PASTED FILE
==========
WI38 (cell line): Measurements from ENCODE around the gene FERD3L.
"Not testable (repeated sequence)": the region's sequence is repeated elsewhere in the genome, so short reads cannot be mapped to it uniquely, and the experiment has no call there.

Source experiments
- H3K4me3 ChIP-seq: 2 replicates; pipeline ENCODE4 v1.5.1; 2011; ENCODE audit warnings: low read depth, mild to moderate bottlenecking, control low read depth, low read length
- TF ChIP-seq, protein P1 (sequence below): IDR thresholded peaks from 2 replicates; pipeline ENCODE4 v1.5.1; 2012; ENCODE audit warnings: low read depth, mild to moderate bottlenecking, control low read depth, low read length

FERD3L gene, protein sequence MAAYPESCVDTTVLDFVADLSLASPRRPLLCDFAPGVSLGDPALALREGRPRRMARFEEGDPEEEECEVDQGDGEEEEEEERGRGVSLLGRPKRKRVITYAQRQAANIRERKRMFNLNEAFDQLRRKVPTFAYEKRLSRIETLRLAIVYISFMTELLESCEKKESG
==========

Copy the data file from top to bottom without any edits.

WI38 (cell line): Measurements from ENCODE around the gene FERD3L.
"Not testable (repeated sequence)": the region's sequence is repeated elsewhere in the genome, so short reads cannot be mapped to it uniquely, and the experiment has no call there.

Source experiments
- H3K4me3 ChIP-seq: 2 replicates; pipeline ENCODE4 v1.5.1; 2011; ENCODE audit warnings: low read depth, mild to moderate bottlenecking, control low read depth, low read length
- TF ChIP-seq, protein P1 (sequence below): IDR thresholded peaks from 2 replicates; pipeline ENCODE4 v1.5.1; 2012; ENCODE audit warnings: low read depth, mild to moderate bottlenecking, control low read depth, low read length

FERD3L gene, protein sequence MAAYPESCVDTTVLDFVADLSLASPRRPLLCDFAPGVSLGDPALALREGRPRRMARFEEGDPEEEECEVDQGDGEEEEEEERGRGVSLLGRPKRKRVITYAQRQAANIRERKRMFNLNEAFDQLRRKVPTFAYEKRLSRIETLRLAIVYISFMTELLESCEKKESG